Trajanus16 Sep 2017 8:42 a.m. PST

As always its a matter of how you define "best" and at what level of command you are talking about.

However, I'd put a vote in for Thomas L. Rosser who always seemed to get his Brigade in the right place at the right time and make life difficult for more numerous and better equipped AoP units.

Personal logo Der Alte Fritz Sponsoring Member of TMP16 Sep 2017 8:59 a.m. PST

Another related question might be: " what was the single best handling of cavalry during any battle or Campaign of the ACW?"

It go with Buford for the battle -'Gettysburg

Extrabio1947 Supporting Member of TMP16 Sep 2017 10:36 a.m. PST

Mounted troops as a catch-all? Wilder, especially at Hoover's Gap and Chickamauga.

John Miller Inactive Member16 Sep 2017 12:33 p.m. PST

Custer. John Miller

Garryowen Supporting Member of TMP16 Sep 2017 2:36 p.m. PST



Shagnasty Supporting Member of TMP16 Sep 2017 3:39 p.m. PST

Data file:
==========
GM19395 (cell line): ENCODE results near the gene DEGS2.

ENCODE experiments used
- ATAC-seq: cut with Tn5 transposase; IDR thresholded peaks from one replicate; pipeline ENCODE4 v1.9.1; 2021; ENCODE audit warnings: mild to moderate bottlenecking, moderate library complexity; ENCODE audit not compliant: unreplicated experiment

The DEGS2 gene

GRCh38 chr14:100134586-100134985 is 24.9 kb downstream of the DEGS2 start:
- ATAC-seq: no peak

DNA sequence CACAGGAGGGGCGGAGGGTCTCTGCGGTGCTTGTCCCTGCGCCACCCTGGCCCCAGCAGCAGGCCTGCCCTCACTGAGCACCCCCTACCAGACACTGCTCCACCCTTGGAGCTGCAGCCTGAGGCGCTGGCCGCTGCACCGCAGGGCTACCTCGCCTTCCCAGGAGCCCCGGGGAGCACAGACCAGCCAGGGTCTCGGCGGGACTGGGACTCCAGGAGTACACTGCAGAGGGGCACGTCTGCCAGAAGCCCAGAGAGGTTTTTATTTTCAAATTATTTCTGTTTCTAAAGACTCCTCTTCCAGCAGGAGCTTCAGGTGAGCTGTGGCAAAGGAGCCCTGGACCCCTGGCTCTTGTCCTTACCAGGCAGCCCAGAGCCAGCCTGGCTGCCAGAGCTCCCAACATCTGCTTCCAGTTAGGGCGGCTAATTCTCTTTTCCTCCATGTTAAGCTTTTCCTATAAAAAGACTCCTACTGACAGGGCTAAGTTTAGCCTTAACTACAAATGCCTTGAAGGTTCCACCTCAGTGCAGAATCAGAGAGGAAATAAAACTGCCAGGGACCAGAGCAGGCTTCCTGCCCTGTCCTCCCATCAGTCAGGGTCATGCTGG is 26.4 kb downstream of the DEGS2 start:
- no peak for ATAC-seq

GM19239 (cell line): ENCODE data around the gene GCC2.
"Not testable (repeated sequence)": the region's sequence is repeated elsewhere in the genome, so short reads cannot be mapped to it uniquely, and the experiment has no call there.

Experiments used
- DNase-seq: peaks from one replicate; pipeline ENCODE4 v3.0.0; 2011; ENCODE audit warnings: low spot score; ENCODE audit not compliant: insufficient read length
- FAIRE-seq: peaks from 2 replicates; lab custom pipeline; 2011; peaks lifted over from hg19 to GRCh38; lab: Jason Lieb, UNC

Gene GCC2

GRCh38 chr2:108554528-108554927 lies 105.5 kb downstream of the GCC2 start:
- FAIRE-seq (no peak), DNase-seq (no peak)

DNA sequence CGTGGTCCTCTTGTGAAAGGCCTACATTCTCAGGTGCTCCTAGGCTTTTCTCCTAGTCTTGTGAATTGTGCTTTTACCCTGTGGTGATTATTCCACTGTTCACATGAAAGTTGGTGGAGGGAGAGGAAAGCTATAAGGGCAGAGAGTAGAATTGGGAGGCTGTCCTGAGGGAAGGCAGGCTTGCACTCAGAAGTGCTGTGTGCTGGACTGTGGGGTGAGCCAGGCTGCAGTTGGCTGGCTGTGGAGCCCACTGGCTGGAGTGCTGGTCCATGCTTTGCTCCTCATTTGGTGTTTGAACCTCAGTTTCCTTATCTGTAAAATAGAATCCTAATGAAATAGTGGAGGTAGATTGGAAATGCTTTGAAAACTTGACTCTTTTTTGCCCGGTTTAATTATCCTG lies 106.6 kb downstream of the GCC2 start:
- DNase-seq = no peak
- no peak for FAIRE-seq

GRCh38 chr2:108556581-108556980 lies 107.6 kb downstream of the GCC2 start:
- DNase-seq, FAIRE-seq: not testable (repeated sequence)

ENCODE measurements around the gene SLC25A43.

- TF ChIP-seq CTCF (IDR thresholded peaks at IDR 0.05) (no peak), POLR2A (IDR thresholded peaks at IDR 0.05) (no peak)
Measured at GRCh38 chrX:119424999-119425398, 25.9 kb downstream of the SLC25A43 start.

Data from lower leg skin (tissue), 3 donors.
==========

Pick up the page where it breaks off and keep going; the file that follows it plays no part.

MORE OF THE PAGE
Another vote for Forrest.

GamesPoet Supporting Member of TMP17 Sep 2017 4:04 a.m. PST


Personal logo Dances with Clydesdales Supporting Member of TMP17 Sep 2017 8:17 a.m. PST


Personal logo miniMo Supporting Member of TMP17 Sep 2017 8:53 a.m. PST


donlowry17 Sep 2017 9:20 a.m. PST

I'd put a vote in for Thomas L. Rosser

Custer routed his old friend (from West Point) Rosser -- I believe it was at the Opequoan (3rd Winchester) wasn't it?

blwestern17 Sep 2017 3:14 p.m. PST


Wolverine17 Sep 2017 7:05 p.m. PST

Don, that would be the Battle of Tom's Brook, VA. Fought October 9, 1864.

Another vote for Custer.

Normal Guy17 Sep 2017 8:11 p.m. PST